YES! I actually considered that as a possible solution. Using one form as a mean of displaying queried information and passing information to another form connected to the database to actually submit or process the information. Great! We are on the same wave length. Here is some additional info that might be able to focus the ideas.

I've been tasked in creating a vaction request process. I have done this before in Access but for a small dept of about 100. Now they are asking that I build something for 300 extra employees. The Access database really is a means of storage. I hate having to use it but they are asking me to make wine out of water here so I have no choice. My goal is to have the users have as little interaction with the DB as possible. Here was my idea now that I know we are speaking the same language.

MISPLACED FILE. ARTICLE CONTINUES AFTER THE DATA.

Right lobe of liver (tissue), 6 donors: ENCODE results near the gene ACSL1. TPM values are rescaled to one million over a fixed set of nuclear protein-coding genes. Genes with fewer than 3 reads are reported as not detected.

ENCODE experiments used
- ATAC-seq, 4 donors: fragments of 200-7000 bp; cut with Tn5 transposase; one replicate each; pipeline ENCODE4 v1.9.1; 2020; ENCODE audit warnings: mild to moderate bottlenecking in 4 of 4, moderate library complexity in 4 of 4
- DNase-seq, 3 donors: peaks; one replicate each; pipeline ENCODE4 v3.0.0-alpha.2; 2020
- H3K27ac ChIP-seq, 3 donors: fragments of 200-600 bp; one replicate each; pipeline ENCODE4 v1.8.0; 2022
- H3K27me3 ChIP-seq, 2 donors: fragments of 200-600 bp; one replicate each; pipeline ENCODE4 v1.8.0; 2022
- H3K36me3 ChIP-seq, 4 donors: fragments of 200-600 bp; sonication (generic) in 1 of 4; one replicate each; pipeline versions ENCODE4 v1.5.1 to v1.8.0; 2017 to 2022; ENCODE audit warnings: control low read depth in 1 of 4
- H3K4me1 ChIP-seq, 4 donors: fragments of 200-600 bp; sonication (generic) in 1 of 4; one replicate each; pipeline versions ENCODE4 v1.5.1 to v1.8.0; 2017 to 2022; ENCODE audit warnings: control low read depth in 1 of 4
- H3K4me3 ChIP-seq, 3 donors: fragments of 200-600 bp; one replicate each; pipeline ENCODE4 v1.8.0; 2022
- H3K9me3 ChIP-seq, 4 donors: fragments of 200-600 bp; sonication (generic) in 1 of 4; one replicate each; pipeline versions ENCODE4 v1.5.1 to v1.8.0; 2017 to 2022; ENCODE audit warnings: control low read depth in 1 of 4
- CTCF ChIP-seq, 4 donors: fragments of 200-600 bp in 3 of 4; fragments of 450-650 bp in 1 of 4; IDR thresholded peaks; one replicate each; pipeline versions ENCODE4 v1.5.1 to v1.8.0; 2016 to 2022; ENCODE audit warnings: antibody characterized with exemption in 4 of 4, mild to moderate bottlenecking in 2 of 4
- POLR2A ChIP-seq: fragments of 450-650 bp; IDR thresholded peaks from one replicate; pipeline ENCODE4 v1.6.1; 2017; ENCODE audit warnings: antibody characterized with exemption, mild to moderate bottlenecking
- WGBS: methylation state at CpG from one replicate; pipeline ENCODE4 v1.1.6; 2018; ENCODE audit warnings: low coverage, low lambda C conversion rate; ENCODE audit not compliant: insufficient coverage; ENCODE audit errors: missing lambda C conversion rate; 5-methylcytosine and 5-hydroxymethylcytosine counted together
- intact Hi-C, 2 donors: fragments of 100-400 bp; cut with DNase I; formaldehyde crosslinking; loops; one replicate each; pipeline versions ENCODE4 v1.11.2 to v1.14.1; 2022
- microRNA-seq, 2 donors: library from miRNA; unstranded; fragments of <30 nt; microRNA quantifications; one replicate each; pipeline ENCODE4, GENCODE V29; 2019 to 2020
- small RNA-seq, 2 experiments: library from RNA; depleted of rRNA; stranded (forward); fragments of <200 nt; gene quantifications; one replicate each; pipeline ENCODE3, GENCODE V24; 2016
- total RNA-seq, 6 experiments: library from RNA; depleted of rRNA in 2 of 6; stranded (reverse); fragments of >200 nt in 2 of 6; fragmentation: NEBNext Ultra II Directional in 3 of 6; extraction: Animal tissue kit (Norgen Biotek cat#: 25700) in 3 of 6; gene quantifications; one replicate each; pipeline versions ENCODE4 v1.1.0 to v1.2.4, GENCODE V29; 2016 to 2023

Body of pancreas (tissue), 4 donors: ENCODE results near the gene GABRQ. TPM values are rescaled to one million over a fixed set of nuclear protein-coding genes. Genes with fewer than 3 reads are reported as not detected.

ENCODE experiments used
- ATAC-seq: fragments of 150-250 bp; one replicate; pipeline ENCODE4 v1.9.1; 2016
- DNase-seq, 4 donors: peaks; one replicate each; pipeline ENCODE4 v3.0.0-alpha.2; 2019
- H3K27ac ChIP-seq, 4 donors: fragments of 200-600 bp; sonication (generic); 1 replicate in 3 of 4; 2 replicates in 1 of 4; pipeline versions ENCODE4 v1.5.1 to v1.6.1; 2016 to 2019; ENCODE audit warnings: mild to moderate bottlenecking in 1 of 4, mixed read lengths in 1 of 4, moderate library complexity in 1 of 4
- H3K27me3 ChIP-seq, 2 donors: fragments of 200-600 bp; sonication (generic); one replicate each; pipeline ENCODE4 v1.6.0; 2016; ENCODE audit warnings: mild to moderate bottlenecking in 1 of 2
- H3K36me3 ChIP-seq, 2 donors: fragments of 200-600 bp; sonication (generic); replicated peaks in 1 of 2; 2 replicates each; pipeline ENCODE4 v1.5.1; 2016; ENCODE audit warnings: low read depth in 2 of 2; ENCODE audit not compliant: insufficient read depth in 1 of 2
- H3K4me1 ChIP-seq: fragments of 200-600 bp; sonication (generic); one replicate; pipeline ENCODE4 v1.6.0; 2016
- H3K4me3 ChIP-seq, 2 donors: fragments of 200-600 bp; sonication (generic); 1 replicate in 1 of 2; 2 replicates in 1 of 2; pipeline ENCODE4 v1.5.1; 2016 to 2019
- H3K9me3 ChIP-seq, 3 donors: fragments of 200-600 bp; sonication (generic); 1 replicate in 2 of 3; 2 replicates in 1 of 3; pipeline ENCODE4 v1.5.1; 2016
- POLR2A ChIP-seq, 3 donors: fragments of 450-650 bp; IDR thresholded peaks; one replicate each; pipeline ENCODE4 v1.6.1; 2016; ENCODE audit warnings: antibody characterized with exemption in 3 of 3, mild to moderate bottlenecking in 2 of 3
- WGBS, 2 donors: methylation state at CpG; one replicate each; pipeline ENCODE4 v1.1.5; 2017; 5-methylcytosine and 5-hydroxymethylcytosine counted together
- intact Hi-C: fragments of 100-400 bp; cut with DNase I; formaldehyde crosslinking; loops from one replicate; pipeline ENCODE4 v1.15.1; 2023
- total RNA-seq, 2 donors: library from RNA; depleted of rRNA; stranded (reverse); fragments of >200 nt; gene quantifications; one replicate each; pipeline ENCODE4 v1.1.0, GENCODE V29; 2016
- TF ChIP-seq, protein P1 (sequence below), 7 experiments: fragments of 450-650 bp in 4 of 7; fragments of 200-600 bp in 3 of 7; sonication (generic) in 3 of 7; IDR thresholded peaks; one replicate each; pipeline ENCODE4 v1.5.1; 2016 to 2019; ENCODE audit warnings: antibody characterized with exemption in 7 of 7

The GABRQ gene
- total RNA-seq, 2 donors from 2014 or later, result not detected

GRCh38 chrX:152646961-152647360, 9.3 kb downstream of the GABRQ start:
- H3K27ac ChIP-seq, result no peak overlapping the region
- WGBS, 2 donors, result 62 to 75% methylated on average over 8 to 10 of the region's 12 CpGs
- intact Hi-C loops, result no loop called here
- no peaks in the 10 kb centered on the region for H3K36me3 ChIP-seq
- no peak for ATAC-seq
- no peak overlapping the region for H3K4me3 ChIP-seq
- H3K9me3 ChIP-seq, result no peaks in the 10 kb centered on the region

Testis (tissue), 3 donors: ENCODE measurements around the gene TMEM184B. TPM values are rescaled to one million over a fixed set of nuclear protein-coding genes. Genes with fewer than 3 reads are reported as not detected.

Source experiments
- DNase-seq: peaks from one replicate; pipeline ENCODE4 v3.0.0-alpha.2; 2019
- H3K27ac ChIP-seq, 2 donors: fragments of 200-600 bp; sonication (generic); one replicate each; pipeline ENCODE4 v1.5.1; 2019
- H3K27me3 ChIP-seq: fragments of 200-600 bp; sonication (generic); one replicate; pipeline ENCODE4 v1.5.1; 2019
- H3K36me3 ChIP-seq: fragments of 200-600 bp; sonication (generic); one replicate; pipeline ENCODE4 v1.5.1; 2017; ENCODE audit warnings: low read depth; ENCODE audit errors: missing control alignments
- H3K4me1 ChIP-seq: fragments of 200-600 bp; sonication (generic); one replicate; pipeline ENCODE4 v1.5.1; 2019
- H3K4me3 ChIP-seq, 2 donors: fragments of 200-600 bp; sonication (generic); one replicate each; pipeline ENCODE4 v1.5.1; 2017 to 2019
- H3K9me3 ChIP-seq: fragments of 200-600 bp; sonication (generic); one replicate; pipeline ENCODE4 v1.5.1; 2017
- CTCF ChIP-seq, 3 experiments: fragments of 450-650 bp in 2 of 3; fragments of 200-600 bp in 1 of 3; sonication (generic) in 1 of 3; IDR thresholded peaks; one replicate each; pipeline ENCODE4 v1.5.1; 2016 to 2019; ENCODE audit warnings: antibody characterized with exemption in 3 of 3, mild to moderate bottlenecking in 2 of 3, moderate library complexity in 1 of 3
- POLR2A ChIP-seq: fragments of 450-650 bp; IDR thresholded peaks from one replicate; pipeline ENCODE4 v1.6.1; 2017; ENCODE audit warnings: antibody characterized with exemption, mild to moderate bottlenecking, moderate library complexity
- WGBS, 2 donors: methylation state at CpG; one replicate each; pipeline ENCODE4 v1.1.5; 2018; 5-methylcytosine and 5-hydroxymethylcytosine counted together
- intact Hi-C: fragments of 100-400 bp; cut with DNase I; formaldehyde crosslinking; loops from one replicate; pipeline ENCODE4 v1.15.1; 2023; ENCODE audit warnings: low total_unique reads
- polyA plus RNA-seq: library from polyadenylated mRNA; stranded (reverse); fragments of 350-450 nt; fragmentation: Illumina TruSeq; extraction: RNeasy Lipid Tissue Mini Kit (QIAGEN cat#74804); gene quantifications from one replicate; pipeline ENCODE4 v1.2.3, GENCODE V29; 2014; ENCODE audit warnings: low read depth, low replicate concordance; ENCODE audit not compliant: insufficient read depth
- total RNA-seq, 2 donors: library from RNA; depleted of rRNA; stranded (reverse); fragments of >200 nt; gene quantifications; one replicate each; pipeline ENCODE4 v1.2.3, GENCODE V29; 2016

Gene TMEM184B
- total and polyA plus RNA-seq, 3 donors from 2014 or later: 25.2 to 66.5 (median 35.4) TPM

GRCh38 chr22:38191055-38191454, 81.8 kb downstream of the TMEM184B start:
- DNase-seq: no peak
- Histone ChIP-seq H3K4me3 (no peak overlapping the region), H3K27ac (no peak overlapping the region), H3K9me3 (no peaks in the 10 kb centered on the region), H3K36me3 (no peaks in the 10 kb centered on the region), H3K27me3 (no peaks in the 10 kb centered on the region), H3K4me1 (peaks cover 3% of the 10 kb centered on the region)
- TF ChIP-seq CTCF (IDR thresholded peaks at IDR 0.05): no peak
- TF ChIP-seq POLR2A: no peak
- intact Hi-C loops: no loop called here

Employee opens form 1 that is strickly a means of information. For example I would connect a DB query showing them their vacation time summary, taken vaction records and so forth. All of the queries have been already made and I can filter with no problem based on userid. The second form would be the actual form used to submit the information to the DB table holding all the records. Here is a perfect example for you. Employee opens form, they see available dates and then they make the choice. First form then opens second form, first form passes the info over to second form and submits to DB.

Great ideas. Thank you for your assistnace so far.
0
 
LVL 1

Author Comment

by:spaced45
ID: 39613160
Ummm... I hope I didn't freak anyone out with to much info so if I did I will get back to the barebones.

How can I pass data from one infopath form to another? Forget all the details. Thanks and sorry for all the over enthusiasm.
0
 
LVL 28

Expert Comment

by:clayfox
ID: 39613318